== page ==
It’s early days, but “INFRS” could be sustainability reporting twin of accounting’s IFRS

Accounting chiefs start to talk of ‘International Non-financial Reporting Standards’

The idea of working on a set of ‘International Non-financial Reporting Standards’ or “IN-FRS” has been floated at a KPMG event and discussed with Hans Hoogervorst, Chair of the International Accounting Standards Board (IASB).

At the global meeting of KPMG technical partners held in the Netherlands earlier this month, where Hoogervorst was a panelist, the issue of what role can the IASB play in sustainability reporting was again discussed, this time under the brand of INFRS.

The notion of creating another standards board under the umbrella of the IFRS Foundation, the governing body of the IASB, that sets INFRS alongside the IASB, was debated at the KPMG meeting.

“Hans didn’t dismiss that, he knows people are asking for it,” Mark Vaessen, a KPMG partner who attended the event, told RI.

“There is merit in looking at it. The IFRS Foundation as an organisation is trusted by investors and has a track record in setting global standards. Therefore, it is a natural place to look at,” Vaessen said.

Hoogervorst’s position on the IASB potentially taking a IASB role in sustainability standard-setting has evolved in the last few years, from outright reluctance at first to the current stance of listening to what stakeholders may suggest.

For the time being, the furthest the IASB plans to go is to update the Management Commentary Statement Practice, the narrative reporting that provides additional context to understand companies’ financial statements.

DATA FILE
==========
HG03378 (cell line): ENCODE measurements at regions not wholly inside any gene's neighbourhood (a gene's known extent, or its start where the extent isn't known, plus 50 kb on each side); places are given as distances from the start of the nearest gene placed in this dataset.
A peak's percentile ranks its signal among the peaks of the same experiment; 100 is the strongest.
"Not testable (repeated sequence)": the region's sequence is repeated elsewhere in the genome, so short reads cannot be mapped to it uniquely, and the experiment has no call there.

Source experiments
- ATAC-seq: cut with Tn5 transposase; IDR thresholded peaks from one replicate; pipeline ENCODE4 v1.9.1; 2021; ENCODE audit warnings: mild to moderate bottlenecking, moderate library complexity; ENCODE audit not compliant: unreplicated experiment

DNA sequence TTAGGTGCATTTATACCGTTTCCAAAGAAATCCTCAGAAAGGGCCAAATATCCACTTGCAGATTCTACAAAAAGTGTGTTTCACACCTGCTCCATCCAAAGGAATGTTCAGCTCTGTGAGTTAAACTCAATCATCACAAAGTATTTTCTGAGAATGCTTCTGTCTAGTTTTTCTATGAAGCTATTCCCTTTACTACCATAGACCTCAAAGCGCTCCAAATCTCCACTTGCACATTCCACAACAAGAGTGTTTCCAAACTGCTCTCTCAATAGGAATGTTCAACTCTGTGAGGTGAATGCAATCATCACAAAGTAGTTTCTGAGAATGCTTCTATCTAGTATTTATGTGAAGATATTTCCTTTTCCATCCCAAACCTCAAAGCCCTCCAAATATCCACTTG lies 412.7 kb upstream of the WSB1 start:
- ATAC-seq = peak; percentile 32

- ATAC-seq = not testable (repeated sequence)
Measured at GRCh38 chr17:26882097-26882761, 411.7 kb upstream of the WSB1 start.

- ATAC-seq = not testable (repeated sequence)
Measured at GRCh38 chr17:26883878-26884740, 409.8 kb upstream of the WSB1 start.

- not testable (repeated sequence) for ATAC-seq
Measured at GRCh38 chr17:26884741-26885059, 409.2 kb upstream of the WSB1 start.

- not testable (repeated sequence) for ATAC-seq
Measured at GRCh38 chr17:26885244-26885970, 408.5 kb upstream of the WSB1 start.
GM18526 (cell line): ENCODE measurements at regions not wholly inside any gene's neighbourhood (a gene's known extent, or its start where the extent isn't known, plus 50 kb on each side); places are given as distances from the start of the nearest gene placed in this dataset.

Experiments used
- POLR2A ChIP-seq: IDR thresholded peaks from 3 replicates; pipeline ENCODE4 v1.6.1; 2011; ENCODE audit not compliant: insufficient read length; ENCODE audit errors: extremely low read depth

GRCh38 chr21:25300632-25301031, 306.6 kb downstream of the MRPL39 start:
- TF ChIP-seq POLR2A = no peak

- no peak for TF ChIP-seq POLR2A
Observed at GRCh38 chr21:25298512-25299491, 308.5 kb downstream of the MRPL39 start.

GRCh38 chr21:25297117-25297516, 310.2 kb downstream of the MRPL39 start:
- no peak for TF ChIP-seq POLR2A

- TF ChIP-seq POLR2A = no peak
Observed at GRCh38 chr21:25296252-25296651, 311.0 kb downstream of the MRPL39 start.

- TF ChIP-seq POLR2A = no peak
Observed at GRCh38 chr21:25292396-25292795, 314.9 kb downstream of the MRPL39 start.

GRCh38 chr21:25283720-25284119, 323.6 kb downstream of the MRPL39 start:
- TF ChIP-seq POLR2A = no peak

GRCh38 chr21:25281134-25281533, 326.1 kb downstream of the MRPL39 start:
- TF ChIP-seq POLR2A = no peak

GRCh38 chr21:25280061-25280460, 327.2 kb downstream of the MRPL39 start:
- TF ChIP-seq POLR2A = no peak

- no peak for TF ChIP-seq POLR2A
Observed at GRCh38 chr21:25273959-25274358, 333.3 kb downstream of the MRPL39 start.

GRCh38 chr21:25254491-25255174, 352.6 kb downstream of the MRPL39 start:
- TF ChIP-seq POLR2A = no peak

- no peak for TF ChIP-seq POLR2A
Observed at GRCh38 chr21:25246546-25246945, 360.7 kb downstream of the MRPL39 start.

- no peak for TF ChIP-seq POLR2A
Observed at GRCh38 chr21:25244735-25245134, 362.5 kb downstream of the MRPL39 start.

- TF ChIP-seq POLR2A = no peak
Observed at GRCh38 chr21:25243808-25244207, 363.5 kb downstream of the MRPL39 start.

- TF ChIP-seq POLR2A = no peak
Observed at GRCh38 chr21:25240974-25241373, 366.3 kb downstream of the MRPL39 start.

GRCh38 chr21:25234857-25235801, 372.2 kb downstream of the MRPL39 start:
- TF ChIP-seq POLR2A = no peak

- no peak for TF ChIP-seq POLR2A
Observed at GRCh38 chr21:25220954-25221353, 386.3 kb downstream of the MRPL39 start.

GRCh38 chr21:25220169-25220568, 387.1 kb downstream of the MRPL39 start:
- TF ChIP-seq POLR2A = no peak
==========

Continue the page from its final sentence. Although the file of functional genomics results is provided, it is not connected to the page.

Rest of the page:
This summer, however, Hoogervorst suggested that a merger of sustainability standards- setting bodies could be the next step to explore the future of corporate reporting.

Among those bodies are the participants in the Corporate Reporting Dialogue, which at the Climate Week NYC published an update of their Better Alignment Project.The update focused on the convergence between their respective frameworks and the recommendations of the Task Force on Climate-related Financial Disclosures.

It is not clear when and who coined the term ‘INFRS’ but an early use of the term as an overarching synonym for sustainability reporting standards can be found in remarks made by Feike Sijbesma, CEO of DSM, the Dutch manufacturing group.

In September, at a conference hosted by DUFAS (the Dutch association of asset managers), Sijbesma said that investors are struggling to understand how to measure the impact of sustainability.

“We participate in about 20 metrics but there are around 600, each with its own approach. I would love there to be convergence and to have, say, an INFRS acknowledging non-financial parameters,” Sijbesma said.

Meanwhile, an academic paper co-authored by Wim Bartels, KPMG partner, has found that the IFRS framework does not sufficiently encourage energy companies to reflect on climate change in the valuation of their production.

The paper entitled, The Impact of Climate Change in the Valuation of Production Assets via the IFRS Framework, analysed two sets of energy companies: fossil fuel and renewable companies.

The paper found that the fossil companies analysed did not apply any impairment of assets because of reasons related to climate change.

However, renewable energy companies have “potential ‘hidden reserves’ … based upon future increased energy production…although the demand for renewable energy already increases rapidly, the accounting standards do no avail the impairment instrument …to renewable energy companies to reflect this.”